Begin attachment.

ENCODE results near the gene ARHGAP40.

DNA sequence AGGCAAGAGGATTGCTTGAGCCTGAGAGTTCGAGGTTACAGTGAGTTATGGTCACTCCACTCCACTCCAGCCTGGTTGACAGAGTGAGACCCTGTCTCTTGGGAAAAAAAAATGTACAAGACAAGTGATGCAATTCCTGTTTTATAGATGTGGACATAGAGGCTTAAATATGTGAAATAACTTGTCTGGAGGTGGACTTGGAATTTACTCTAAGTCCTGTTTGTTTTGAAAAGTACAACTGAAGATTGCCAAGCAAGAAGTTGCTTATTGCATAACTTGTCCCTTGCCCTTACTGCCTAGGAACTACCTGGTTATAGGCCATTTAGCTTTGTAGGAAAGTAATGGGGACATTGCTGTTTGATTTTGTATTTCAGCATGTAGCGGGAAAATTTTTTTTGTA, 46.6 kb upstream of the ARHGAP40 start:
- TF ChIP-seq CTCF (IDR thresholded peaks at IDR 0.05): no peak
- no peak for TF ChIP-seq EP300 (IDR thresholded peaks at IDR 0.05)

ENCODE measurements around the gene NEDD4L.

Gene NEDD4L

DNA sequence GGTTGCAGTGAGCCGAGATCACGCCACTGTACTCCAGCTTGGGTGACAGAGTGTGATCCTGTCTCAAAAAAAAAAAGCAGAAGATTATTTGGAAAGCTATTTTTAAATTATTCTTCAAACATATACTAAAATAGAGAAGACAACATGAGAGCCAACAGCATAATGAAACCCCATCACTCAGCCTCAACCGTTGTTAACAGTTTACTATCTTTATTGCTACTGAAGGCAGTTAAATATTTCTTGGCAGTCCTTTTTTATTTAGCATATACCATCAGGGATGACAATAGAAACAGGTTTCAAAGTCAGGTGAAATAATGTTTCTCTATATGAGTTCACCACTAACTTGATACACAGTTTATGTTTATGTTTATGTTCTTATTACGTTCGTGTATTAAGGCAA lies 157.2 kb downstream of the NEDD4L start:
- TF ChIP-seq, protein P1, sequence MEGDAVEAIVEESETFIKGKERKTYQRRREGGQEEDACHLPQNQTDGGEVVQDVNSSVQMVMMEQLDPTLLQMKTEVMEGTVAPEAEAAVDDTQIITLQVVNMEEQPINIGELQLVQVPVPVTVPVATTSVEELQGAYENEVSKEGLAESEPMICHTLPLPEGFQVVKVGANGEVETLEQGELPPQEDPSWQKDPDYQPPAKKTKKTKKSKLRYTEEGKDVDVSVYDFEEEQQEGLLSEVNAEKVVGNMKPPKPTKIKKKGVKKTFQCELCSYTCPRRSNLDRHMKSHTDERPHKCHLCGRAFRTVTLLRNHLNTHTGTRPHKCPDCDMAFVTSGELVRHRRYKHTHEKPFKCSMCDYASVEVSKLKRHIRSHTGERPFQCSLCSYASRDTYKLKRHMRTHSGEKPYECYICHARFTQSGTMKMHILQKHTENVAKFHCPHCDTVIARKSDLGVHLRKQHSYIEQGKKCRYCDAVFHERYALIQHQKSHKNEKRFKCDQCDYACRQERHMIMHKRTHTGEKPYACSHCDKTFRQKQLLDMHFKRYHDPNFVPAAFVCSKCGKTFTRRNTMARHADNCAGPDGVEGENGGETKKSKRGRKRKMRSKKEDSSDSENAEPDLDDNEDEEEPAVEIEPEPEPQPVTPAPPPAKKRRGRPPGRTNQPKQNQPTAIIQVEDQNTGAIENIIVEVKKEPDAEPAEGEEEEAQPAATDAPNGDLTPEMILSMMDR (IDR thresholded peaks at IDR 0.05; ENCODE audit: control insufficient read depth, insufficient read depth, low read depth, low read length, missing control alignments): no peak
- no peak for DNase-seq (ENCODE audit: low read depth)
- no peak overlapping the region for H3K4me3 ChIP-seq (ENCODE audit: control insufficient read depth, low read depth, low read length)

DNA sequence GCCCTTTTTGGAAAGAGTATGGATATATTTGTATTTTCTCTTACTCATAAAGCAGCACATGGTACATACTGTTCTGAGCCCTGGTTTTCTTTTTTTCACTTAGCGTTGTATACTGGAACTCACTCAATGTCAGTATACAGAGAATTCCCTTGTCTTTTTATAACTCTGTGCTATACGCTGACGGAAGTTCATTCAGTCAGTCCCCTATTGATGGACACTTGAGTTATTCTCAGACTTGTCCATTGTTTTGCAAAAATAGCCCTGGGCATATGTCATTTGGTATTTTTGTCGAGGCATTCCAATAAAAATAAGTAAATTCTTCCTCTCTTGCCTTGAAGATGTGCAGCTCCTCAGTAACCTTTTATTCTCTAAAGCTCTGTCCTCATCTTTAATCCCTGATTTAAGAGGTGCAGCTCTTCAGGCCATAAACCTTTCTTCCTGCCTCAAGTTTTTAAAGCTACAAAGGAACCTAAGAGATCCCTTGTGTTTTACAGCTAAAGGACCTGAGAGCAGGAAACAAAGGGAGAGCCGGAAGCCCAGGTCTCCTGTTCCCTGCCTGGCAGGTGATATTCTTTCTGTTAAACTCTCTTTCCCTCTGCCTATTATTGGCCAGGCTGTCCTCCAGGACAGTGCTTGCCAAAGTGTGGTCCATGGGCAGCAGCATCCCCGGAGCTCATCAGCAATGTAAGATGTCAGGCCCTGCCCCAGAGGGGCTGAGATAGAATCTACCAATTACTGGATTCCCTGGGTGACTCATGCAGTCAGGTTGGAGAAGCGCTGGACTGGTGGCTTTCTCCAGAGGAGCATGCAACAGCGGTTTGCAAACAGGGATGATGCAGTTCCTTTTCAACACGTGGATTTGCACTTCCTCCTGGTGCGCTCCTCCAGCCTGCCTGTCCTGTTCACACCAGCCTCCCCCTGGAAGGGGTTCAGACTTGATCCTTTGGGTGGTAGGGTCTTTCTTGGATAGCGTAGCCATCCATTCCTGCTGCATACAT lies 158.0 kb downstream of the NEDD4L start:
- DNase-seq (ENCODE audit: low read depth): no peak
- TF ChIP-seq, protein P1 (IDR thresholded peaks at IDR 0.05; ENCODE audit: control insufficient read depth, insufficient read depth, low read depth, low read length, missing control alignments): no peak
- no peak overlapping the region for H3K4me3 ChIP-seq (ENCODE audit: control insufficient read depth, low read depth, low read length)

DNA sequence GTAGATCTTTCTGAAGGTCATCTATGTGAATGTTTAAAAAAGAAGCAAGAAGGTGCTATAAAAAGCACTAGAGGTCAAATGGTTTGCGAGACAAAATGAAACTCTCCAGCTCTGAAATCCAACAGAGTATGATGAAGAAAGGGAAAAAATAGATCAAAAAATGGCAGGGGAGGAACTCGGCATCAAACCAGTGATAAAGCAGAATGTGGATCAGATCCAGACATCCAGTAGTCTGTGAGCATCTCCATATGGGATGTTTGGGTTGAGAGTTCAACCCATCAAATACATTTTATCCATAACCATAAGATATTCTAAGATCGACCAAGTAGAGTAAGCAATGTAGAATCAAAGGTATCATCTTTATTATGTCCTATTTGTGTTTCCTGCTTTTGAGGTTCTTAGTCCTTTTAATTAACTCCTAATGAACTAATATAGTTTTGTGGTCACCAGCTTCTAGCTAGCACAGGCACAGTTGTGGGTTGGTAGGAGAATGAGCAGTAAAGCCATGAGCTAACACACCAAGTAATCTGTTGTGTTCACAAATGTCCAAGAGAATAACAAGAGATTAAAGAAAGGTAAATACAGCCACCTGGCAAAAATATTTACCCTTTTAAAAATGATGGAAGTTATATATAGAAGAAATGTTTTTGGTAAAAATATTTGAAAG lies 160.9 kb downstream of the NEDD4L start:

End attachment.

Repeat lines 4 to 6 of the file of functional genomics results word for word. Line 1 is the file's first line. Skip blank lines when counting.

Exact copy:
- no peak for TF ChIP-seq EP300 (IDR thresholded peaks at IDR 0.05)

ENCODE measurements around the gene NEDD4L.

Gene NEDD4L